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Author:Dr. Wes Bredenhof
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Congregation:Free Reformed Church of Launceston, Tasmania
 Tasmania, Australia
Preached At:Providence Canadian Reformed Church
 Hamilton, Ontario
Title:Why should God forgive your sins?
Text:LD 21 QA 56 (View)
Occasion:Regular Sunday
Topic:Forgiveness of Sins

Order Of Worship (Liturgy)

Note:  all songs from the 2014 Book of Praise

Hymn 3:1-3

Psalm 130:2

Psalm 32:1-2

Hymn 1

Psalm 116:1-4

Scripture readings:  Leviticus 4:27-35, John 1:29-42

Catechism lesson:  Lord's Day 21, QA 56


* As a matter of courtesy please advise Dr. Wes Bredenhof, if you plan to use this sermon in a worship service.   Thank-you.

Beloved congregation of Christ our Lord,

There are many different understandings of what God’s forgiveness means and not all of those understandings are biblical.  For instance, if you ask “Why should God forgive your sins?”, you’re likely to get a variety of answers.  Some might say that this is simply who God is and what God does.  It’s God’s business to forgive sins.  I like to sin, God likes to forgive – everybody comes out happy.  Others might say that God should forgive our sins because he loves us.  Or maybe because I’m so forgivable.  Still others might say that God forgives my sins because I repented.  Or maybe because I did something else that warranted his forgiveness – maybe I made up for the wrong I did.  Put in my penance.  And so on. 

But we need to go back to what the Bible teaches.  What does the Bible say about the forgiveness of sins and, in particular, why God should forgive us our sins?  Here we have some help because the Catechism summarizes the biblical teaching on this point in QA 56.  This afternoon we’ll briefly look at both the Old Testament and the New Testament as we consider why God should forgive our sins.

Before we go any further, we need to work towards a definition of forgiveness.  In Matthew 18, our Lord Jesus told a parable about a servant.  This passage gives us a good idea of what God’s forgiveness looks like.  A king had a servant who owed him an astronomical amount of money.  The servant wasn’t able to pay and so the king ordered that he be sold along with his entire family.  The servant was going to become a slave and that was going to be the payment for the debt.  But the servant fell down before the king and begged for mercy.  He told the king that in due time he would pay it all back.  And you know what?  The king responded with compassion.  Not only did he not sell the servant and his family, he forgave him the debt.  That astronomical amount that was owing was just erased from the books – the servant was completely free of what he owed!  The cancelled debt freed the servant from eternal slavery, shame and poverty.  In Luke 15, the well-known parable of the lost son, we see that divine forgiveness is also about the restoration of a relationship.  The father forgives his son and receives him back into the family.  That’s meant to picture what God does in forgiving us.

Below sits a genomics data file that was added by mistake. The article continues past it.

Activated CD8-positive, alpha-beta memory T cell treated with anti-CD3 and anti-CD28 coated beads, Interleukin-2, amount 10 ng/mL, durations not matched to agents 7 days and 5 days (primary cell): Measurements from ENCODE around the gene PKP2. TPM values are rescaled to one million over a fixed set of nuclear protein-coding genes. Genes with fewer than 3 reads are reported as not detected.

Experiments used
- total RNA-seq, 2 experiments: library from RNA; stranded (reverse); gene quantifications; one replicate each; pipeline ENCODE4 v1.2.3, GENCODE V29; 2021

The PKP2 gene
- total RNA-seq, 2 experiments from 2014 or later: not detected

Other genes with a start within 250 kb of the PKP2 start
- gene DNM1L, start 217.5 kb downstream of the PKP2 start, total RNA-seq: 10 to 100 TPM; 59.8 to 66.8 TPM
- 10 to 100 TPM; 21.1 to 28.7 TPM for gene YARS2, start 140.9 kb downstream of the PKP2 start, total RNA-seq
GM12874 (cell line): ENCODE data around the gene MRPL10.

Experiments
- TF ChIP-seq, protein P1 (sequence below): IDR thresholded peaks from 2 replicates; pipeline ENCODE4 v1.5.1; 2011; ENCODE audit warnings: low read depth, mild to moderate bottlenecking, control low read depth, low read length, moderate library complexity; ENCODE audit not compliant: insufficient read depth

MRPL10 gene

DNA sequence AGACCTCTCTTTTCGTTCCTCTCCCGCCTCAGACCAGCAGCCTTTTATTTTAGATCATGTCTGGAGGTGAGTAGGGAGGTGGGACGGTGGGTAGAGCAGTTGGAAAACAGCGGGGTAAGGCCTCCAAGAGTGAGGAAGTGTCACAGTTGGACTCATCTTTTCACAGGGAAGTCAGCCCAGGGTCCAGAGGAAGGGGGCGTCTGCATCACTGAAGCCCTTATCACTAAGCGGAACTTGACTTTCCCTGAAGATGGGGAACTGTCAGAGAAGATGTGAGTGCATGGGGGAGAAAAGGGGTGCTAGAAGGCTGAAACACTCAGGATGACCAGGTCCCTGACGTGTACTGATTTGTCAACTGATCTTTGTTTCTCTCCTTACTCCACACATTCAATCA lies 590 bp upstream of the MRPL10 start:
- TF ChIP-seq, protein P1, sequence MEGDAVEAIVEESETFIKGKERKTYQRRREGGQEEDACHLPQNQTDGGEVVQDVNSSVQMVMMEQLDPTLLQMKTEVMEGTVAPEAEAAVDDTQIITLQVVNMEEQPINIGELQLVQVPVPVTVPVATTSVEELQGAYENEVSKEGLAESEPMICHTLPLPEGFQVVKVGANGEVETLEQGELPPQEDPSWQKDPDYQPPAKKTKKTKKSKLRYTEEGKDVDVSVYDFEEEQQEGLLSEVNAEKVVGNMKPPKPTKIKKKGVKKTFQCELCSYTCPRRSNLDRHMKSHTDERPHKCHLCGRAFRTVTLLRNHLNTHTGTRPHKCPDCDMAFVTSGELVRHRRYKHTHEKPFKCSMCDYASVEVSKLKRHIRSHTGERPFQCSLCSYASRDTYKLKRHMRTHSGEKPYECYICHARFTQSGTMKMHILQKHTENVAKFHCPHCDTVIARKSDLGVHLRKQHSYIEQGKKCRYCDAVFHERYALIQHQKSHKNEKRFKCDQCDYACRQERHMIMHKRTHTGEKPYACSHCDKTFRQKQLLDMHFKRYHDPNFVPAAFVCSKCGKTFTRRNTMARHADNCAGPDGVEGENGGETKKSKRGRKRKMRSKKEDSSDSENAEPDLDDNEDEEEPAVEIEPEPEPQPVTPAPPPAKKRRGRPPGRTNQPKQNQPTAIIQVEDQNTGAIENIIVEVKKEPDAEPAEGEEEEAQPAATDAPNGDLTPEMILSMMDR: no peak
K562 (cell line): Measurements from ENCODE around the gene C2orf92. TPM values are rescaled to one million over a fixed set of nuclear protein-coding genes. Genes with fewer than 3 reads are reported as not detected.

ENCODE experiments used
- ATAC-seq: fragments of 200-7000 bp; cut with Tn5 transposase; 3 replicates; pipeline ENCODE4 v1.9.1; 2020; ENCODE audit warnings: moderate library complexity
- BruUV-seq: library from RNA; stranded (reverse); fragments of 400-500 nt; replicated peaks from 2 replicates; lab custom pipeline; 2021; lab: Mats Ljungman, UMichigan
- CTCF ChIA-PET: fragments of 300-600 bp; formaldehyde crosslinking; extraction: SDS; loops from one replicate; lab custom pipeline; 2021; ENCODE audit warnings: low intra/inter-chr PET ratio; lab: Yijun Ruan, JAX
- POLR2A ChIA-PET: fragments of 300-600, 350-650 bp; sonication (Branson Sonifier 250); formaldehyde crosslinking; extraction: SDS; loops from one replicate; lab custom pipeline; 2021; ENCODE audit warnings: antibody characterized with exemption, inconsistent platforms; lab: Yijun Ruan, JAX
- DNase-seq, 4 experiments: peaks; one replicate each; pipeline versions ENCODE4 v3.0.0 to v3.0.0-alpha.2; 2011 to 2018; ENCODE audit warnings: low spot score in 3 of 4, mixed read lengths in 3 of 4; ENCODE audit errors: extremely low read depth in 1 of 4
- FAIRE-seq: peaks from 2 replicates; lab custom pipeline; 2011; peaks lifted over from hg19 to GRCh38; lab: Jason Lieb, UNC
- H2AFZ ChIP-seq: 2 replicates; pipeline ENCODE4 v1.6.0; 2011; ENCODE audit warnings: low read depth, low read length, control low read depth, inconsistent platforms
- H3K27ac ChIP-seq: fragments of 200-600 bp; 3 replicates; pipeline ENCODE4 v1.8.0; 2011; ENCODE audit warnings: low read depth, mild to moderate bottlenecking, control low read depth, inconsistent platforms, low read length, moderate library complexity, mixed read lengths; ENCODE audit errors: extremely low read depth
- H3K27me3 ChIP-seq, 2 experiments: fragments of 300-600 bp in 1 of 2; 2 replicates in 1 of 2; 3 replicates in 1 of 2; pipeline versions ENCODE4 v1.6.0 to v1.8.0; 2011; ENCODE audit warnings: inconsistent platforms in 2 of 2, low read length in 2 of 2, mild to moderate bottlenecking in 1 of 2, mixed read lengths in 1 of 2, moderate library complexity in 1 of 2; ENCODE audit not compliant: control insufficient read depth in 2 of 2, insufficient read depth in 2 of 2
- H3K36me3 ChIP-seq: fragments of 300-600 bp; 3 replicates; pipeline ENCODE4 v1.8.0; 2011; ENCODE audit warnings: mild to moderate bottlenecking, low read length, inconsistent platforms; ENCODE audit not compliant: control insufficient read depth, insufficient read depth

So, if we’re going to define forgiveness, we could say that it involves canceling the debt of what is owed in order to provide for the restoration of a broken relationship.  When we speak about God’s forgiveness, the debt owed is payment for our sins.  God cancels that debt so we have a healthy, friendly relationship with him.  The Catechism captures this in two ways.  First of all, by saying that God will no more remember our sins.    When we read that, perhaps some of us have questions.  After all, doesn’t the Bible say that on the day of judgment, books will be opened and everything we’ve ever said, done and thought will be publicly exposed?  That sounds a lot like God remembering our sins, doesn’t it?